On Monday the City of Gonzales’ short-handed Planning and Zoning Commission rejected the application to rezone 11 acres neighboring Gonzales Middle School along with the preliminary plat drawn with approval in mind. Since rezoning can only be accomplished by adoption of an ordinance by the City Council, the applicant for Chapelwood Estates could proceed to the city’s legislative authority, with minimal chances of success.
Chairman Frank Cagnolatti and Commissioner Eddie Williams did not attend Monday’s meeting. The votes were unanimous as Commissioners Scott Hughes, Doug Gautreau and John Lanoux all opposed Chapelwood Estates’ rezone application and preliminary plat.
Mayor Barney Arceneaux’s administration recommended approval of the zoning request and the 39-lot subdivision plat. That is according to Chief Administrative Officer Scot Byrd. Once the rezone was rejected, the plat[‘s 39 lots exceeded allowable density under current zoning.
Two sitting council members, Harold Stewart and Neal Bourque, along with Councilman-Elect Tim Riley attended Monday’s meeting. Stewart, reelected to the Division C council seat in a runoff Saturday, and Riley seemed satisfied with the commission’s action though without commenting. They will be sworn into office in January while Bourque opted against a reelection bid.
“It is clear that neighboring residents oppose this development, whether rezoned to allow greater density or not,” Tim Riley would say after the meeting. “I certainly share their concerns, drainage issues in that part of the city have to be resolved to ensure existing residents are protected.”
Two major rain events, the first in July, caused home flooding. Multiple citizens described worsening drainage in the area which has witnessed significant residential and commercial development in recent years. Quality Engineering’s Jeff Loup was on hand to argue that its Drainage Impact Study ensured that “runoff should actually be an improvement because less water will be leaving this property.”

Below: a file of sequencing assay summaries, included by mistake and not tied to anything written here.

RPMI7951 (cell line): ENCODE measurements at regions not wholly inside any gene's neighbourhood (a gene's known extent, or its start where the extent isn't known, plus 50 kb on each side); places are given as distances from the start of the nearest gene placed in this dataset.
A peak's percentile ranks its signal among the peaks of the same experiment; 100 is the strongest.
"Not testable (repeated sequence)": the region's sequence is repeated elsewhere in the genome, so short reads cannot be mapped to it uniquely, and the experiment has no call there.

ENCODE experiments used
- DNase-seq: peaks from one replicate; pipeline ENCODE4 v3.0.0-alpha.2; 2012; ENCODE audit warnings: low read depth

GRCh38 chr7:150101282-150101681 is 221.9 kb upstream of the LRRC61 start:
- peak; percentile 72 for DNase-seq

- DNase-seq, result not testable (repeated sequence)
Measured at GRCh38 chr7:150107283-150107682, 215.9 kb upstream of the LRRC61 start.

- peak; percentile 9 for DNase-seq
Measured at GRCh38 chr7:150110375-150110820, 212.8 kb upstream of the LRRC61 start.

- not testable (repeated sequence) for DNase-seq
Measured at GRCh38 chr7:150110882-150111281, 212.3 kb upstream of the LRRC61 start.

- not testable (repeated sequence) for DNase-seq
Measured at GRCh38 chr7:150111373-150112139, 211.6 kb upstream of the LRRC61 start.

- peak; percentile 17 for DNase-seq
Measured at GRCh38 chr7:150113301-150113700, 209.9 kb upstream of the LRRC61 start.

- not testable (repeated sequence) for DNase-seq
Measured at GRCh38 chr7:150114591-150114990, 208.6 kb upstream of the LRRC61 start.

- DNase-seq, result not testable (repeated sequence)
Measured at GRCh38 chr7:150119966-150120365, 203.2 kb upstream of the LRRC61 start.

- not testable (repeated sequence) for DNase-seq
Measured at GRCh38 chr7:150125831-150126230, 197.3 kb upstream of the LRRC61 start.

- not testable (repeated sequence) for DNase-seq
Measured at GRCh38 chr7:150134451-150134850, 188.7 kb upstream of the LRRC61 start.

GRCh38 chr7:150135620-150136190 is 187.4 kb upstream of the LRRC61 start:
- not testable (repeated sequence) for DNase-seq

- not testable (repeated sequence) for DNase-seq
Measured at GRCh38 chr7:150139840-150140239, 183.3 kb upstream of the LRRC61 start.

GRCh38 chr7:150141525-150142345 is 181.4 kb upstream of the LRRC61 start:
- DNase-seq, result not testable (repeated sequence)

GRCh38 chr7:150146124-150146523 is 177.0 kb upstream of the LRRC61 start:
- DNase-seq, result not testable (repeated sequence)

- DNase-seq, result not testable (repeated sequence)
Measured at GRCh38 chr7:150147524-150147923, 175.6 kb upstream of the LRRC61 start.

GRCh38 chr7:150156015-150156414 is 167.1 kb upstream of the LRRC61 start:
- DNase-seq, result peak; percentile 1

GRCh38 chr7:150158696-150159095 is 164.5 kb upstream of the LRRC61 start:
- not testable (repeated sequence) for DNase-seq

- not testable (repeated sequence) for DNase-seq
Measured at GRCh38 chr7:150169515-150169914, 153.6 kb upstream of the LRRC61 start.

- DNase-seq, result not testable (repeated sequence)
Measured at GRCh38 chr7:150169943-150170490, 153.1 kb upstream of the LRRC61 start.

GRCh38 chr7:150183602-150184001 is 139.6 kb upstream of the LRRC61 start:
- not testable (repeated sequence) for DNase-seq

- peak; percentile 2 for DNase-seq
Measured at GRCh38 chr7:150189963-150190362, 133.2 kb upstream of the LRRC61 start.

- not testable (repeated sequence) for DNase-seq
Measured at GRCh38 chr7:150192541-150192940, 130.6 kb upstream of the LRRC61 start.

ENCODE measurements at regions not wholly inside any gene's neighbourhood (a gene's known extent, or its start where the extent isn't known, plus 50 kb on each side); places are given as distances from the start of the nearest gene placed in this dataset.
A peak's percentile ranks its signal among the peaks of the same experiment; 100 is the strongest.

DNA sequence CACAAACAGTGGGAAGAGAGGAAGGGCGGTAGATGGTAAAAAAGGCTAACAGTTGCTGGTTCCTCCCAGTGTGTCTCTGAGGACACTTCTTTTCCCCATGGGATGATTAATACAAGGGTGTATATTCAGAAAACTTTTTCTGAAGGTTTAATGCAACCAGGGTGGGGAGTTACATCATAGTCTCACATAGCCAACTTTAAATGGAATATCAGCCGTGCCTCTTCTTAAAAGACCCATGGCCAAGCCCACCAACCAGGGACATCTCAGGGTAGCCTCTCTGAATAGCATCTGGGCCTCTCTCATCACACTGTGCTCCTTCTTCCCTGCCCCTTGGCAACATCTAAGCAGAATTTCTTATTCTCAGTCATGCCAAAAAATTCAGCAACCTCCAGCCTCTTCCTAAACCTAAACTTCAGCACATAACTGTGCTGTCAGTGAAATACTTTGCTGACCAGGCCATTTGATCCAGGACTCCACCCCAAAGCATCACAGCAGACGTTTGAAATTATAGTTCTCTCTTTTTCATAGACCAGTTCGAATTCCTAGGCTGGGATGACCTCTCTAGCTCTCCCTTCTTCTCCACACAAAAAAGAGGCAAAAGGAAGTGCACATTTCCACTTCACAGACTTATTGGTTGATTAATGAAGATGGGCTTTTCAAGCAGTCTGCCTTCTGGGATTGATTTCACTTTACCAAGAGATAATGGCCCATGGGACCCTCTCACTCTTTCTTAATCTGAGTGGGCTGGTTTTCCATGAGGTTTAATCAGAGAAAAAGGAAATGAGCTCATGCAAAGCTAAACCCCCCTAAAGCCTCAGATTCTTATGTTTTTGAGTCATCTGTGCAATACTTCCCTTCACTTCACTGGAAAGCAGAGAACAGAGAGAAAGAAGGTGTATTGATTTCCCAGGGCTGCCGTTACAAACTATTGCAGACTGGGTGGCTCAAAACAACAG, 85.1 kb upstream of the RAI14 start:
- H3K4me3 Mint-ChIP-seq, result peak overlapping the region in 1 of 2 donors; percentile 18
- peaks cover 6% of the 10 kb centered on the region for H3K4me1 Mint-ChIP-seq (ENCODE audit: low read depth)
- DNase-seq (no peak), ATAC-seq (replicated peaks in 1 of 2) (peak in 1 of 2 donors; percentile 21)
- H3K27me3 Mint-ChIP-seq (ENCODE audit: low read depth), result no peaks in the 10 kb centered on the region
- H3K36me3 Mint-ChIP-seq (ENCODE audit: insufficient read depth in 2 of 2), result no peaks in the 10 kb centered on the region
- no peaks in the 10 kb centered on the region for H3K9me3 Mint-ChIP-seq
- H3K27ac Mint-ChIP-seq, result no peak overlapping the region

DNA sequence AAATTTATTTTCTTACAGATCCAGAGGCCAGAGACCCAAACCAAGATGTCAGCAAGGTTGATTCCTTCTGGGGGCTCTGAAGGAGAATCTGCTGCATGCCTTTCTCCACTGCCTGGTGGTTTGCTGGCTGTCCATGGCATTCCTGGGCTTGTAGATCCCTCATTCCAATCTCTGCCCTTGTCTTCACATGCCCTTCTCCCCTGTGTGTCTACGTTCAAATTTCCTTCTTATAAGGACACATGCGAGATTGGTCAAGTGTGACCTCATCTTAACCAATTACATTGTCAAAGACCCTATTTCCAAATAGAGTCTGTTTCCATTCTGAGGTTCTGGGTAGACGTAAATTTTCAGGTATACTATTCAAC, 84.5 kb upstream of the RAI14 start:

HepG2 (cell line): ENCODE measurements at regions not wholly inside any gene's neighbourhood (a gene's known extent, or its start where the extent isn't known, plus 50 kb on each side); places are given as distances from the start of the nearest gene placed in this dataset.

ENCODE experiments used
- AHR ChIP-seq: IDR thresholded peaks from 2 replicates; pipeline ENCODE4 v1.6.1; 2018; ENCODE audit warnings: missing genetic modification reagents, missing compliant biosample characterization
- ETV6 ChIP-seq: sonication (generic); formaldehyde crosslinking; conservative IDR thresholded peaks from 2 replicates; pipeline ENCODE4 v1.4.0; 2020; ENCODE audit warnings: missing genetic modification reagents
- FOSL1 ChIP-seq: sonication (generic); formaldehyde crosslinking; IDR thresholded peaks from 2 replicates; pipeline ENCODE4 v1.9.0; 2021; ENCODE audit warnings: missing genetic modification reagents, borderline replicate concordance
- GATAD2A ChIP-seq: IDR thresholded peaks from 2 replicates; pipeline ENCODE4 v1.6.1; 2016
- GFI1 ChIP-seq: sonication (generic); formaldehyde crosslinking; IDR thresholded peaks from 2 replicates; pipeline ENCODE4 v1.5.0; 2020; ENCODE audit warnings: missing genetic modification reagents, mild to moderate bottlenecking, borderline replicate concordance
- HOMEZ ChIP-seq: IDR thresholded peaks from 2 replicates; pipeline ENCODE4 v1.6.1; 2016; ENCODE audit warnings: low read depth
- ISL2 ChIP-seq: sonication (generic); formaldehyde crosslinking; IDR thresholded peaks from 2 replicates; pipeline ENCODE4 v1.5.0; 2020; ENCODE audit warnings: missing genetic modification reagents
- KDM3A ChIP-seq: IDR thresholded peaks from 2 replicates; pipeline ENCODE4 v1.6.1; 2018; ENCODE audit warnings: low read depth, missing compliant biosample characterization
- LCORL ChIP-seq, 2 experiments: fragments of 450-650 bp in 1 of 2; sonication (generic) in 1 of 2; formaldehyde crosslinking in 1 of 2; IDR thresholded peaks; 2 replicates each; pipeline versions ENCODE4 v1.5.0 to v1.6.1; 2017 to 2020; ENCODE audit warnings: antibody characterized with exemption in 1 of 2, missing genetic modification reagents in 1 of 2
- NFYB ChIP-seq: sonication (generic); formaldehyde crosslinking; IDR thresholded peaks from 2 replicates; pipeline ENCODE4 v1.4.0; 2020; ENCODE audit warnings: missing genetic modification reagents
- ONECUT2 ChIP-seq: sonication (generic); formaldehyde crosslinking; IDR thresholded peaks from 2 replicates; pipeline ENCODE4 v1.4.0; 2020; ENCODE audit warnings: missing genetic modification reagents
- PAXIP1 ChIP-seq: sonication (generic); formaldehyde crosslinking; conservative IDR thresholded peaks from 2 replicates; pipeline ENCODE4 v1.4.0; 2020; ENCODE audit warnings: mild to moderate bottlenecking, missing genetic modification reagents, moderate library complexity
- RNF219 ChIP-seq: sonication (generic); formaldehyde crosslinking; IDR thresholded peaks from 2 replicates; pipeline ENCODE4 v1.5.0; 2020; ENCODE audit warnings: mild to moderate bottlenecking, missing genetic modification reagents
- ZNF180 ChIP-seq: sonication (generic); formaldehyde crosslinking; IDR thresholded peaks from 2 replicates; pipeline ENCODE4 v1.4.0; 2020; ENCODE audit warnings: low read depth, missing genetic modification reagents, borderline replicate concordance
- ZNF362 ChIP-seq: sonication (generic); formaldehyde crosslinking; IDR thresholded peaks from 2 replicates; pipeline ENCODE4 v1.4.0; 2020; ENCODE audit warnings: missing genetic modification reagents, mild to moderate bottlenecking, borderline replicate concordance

A recently adopted ordinance requires Drainage Impact Studies with subdivision preliminary plats, vetted by Ascension Parish’s Planning Department. The city council, essentially, adopted the Ascension Parish Drainage Ordinance in toto. Ascension has long been responsible for approving drainage plans attached to new subdivisions inside the city, but Monday’s was the first under a new regulatory scheme.
“Based on the demand, we have an attractive product to offer developers and potential residents,” Councilman Stewart said. “But I represent current citizens and will do all I can to make sure they’re protected.”
The City of Gonzales issued 94 residential building permits since July 1, over 50 of them for Conway Subdivision south of I-10 along Hwy 44; dozens more in two new subdivisions along Hwy 30 on either side of Burnside Avenue (Arbor Crossing east/Rothland west).